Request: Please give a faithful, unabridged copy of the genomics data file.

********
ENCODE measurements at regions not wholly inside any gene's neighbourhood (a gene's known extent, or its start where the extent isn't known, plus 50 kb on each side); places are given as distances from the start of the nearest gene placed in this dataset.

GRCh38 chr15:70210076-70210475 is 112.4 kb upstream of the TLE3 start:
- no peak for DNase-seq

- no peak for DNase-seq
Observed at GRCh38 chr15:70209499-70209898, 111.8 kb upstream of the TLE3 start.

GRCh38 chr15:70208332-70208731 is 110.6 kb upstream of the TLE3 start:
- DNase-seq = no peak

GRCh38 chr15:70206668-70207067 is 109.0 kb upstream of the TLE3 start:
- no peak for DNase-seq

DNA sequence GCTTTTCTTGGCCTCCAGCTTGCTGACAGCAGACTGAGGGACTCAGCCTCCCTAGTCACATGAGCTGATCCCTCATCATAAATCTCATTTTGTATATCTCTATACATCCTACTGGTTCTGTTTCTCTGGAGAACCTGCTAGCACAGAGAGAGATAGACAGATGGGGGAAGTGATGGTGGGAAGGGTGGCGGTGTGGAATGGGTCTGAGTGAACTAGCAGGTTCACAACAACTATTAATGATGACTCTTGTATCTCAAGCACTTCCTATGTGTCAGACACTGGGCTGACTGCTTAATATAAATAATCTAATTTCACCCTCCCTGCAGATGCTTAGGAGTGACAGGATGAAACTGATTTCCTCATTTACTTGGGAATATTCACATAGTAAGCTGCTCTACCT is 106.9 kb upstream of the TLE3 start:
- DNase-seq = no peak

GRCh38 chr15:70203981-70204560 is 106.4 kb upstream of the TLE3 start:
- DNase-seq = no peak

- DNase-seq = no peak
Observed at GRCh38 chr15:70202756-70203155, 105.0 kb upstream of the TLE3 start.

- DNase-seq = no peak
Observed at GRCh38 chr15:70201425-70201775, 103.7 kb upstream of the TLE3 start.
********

ENCODE measurements at regions not wholly inside any gene's neighbourhood (a gene's known extent, or its start where the extent isn't known, plus 50 kb on each side); places are given as distances from the start of the nearest gene placed in this dataset.

GRCh38 chr15:70210076-70210475 is 112.4 kb upstream of the TLE3 start:
- no peak for DNase-seq

- no peak for DNase-seq
Observed at GRCh38 chr15:70209499-70209898, 111.8 kb upstream of the TLE3 start.

GRCh38 chr15:70208332-70208731 is 110.6 kb upstream of the TLE3 start:
- DNase-seq = no peak

GRCh38 chr15:70206668-70207067 is 109.0 kb upstream of the TLE3 start:
- no peak for DNase-seq

DNA sequence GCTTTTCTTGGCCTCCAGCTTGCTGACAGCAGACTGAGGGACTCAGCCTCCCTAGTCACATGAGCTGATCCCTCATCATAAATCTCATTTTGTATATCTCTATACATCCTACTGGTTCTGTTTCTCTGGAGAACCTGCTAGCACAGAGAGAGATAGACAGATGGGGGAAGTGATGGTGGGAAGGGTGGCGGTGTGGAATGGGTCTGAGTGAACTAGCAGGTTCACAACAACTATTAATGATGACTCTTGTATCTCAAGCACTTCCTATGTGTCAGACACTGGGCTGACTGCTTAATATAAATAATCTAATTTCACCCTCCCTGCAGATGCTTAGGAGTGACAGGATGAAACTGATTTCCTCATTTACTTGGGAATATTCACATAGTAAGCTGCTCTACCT is 106.9 kb upstream of the TLE3 start:
- DNase-seq = no peak

GRCh38 chr15:70203981-70204560 is 106.4 kb upstream of the TLE3 start:
- DNase-seq = no peak

- DNase-seq = no peak
Observed at GRCh38 chr15:70202756-70203155, 105.0 kb upstream of the TLE3 start.

- DNase-seq = no peak
Observed at GRCh38 chr15:70201425-70201775, 103.7 kb upstream of the TLE3 start.